Thursday

20th Feb 2020

MEPs divided on culture clause in US trade talks

  • Excluding areas, such as culture, from trade talks even before they begin is unhelpful, believe some MEPs (Photo: Didier Misson)

MEPs are divided over whether the European culture sector should be excluded from talks on an EU-US trade agreement, following a vote on Thursday (25 April).

Deputies on the Parliament's International Trade committee backed a report by Portuguese centre-left deputy Vital Moreira by 23 votes to 5 calling for the EU's priorities to include the opening up of the public procurement and financial services sectors.

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However, in a sign that MEPs are divided on the scope of trade talks, an amendment calling for cultural and audiovisual services to be excluded from talks was narrowly carried by 14 votes to 11.

Following the vote, Moreira, who is also the committee's chairman, commented that excluding sectors before talks had even begun was "not helpful."

"The best way to start negotiations is not to set out exceptions that would limit room for negotiations," he added. He was optimistic that the amendment would be reversed when MEPs take their final vote on the report during the May Strasbourg session.

Moreira claimed that a transatlantic trade deal had "huge potential for growth and jobs" adding that the European commission's negotiating team should focus on increasing market access of goods and services as well as foreign investment in the US economy.

Research prepared for the commission by the Centre for Economic Policy Research (CEPR), a London-based think tank, has indicated that a US trade deal could increase EU economic output by up to €119 billion a year, equivalent to around 1 percent of GDP.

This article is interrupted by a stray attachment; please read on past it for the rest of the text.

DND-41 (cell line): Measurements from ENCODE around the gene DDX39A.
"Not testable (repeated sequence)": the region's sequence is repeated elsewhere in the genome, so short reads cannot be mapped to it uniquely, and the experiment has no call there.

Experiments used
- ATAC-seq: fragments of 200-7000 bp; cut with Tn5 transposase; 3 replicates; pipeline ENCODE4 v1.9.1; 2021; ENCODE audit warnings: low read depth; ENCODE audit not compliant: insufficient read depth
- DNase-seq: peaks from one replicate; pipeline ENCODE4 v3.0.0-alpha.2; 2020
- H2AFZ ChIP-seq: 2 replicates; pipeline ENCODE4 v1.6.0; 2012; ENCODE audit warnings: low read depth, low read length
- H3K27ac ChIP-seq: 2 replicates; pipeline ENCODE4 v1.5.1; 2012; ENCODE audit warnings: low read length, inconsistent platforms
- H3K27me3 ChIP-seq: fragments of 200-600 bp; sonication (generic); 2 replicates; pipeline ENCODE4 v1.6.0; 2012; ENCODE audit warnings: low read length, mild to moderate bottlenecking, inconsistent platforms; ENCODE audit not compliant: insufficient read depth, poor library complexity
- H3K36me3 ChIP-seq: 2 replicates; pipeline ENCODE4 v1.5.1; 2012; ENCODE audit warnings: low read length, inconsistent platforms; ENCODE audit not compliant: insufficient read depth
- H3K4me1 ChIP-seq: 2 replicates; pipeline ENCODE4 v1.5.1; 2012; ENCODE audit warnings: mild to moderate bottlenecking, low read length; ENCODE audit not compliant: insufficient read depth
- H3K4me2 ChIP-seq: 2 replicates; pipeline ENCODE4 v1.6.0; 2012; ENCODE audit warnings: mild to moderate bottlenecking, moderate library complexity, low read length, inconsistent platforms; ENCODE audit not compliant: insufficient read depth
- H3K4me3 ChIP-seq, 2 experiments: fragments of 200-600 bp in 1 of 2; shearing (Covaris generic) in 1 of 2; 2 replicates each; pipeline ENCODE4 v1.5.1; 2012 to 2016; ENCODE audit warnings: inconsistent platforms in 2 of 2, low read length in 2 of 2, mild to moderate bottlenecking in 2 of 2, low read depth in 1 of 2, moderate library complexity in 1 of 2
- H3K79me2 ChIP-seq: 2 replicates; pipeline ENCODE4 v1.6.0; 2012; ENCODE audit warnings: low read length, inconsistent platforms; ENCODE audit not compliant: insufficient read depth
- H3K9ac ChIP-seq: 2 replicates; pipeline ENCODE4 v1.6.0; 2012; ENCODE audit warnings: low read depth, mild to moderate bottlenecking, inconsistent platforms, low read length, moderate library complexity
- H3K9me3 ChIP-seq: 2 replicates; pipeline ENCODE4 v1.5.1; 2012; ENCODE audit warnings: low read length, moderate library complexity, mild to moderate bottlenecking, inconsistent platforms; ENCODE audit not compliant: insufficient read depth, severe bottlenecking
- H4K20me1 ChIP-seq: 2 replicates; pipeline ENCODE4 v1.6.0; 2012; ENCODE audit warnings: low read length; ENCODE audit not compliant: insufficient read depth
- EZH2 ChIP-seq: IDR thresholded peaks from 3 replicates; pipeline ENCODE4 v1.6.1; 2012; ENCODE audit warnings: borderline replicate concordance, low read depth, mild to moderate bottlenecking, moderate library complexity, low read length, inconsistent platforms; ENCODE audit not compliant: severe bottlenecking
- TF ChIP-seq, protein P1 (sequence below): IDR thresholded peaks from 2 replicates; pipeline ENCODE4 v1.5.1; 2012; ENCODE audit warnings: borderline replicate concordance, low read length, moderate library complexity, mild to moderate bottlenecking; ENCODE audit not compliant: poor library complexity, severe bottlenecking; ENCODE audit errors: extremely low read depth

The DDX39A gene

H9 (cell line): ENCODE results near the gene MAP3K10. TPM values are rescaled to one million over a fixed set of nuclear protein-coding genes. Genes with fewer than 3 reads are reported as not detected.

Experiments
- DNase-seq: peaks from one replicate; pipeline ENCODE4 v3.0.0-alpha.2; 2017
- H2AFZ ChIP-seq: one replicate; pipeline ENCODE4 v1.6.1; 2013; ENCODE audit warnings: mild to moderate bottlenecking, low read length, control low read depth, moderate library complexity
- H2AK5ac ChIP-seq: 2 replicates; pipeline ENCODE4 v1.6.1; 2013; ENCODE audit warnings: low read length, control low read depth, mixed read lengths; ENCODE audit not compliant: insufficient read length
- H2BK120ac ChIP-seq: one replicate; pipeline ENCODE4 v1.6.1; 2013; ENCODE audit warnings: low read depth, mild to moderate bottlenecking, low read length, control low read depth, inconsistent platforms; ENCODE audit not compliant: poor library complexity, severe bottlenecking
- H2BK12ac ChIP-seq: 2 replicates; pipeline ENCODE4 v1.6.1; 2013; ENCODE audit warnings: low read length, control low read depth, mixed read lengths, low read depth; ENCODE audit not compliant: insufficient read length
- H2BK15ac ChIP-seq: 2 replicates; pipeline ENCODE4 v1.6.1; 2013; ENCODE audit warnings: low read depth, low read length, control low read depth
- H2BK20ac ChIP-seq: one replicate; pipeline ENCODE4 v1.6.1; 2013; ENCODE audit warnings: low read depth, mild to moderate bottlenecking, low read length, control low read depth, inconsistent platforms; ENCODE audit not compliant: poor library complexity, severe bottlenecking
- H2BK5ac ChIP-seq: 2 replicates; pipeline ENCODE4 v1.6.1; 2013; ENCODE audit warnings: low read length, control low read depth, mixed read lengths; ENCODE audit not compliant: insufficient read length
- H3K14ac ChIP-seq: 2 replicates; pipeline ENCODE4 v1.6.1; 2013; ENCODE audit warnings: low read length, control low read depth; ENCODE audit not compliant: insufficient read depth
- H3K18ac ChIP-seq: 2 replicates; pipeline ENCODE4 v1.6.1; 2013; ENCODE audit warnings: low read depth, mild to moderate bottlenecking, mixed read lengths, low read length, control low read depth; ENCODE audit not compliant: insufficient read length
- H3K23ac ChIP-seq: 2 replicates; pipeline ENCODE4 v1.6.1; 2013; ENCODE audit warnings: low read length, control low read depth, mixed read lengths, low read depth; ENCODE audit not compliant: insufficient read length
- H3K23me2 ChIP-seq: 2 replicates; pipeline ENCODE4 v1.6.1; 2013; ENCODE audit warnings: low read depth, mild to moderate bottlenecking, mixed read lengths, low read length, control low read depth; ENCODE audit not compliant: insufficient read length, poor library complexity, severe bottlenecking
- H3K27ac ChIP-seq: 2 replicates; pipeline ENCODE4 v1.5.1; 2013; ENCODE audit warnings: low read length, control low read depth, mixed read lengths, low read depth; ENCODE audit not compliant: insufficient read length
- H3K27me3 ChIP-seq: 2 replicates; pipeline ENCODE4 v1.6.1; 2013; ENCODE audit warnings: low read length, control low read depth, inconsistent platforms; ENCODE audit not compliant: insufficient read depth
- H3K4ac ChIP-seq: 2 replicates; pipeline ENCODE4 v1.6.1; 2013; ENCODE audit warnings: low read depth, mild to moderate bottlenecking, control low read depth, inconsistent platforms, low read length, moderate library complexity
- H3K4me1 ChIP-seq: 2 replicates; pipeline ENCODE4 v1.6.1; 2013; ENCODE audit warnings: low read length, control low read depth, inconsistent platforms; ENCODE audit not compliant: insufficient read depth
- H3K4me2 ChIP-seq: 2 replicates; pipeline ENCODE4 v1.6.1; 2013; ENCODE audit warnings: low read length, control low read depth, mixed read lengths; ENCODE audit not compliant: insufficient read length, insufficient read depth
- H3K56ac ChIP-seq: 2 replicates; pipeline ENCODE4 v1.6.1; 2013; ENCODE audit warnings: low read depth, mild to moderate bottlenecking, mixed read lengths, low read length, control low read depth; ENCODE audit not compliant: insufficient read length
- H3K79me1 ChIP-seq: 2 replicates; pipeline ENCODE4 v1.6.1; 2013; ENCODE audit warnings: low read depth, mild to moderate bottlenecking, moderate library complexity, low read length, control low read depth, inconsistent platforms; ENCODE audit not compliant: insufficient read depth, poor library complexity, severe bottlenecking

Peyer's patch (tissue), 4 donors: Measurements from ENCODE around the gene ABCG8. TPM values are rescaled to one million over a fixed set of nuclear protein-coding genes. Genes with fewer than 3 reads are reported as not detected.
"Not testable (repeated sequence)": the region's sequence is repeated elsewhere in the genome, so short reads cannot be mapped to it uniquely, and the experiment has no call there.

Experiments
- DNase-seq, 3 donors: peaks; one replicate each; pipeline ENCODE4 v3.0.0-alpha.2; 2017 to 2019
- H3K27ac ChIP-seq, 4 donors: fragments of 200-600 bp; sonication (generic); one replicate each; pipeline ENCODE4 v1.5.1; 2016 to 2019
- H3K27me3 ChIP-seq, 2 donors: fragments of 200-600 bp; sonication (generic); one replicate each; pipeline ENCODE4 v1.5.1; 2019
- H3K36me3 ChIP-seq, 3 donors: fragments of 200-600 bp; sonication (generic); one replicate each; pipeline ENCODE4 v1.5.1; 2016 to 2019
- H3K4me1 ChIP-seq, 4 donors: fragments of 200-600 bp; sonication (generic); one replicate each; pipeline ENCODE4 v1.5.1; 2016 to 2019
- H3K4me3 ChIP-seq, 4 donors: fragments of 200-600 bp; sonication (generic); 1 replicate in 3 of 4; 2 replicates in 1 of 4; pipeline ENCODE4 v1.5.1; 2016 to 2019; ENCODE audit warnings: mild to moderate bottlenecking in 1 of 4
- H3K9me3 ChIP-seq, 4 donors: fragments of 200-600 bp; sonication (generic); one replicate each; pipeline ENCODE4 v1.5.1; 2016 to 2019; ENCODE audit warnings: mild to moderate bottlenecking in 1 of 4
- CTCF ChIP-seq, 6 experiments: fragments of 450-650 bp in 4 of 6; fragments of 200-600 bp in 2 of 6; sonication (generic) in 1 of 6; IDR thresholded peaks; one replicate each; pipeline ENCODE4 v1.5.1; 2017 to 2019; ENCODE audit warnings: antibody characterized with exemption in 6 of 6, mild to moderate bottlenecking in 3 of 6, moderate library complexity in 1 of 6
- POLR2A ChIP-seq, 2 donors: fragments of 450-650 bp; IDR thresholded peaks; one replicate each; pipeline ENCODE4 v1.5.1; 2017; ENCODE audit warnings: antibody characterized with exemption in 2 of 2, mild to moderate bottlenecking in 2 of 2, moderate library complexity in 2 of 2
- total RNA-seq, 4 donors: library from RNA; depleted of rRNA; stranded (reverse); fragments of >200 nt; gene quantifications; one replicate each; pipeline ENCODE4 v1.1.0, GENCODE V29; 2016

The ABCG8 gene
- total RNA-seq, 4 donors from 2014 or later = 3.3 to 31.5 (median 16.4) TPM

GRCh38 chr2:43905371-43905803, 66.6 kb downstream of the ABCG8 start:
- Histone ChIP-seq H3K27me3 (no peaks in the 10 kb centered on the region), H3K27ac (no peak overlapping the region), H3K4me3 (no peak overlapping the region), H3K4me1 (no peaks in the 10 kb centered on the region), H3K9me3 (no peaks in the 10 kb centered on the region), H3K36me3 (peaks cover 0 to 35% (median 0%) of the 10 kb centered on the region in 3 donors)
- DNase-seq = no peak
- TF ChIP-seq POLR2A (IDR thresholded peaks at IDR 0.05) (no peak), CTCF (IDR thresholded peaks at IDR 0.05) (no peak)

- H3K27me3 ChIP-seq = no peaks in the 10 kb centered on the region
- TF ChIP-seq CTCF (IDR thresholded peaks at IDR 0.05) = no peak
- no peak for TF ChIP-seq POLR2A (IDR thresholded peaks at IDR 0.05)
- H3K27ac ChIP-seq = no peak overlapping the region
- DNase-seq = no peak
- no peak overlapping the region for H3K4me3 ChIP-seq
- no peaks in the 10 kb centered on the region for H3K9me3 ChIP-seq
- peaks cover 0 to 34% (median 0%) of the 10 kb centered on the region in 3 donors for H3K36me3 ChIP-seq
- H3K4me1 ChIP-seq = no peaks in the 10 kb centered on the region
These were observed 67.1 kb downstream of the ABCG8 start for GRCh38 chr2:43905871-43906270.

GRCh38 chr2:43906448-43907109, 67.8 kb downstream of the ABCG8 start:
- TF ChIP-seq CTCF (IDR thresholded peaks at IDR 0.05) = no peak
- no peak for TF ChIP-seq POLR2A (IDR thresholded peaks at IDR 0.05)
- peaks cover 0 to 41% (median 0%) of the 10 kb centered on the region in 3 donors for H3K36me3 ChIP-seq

But there are already concerns that member states want to limit the scope of talks. Last week the French government insisted that the EU exclude defence and culture from trade talks. France's trade minister Nicole Bricq stated that Paris would veto any deal which did not respect these red lines.

Excluding entire sectors would limit the economic benefits of a trade deal, according to the CEPR, which claims that failure to go beyond agreement on conventional tariff barriers would limit economic gains to around €23.7 billion.

The EU treaties already require its institutions to protect 'cultural diversity' across the bloc, with similar safeguards for public services and data protection.

Meanwhile, in a nod to the collapse of the controversial anti-counterfeit treaty Acta, Moreira called on the commission to "learn lessons".

MEPs rejected Acta in May 2012, accusing trade commissioner Karel de Gucht of negotiating in secret without parliamentary scrutiny or access to documents.

Moreira said that the EU executive had "given assurances" that the committee would be briefed both before and after each round of negotiations, expected to take between one and two years.

Although parliament will not be involved in the negotiations, its support will be required for any agreement to enter into force.

Ministers are expected to then agree on a negotiating mandate for the EU executive in June.

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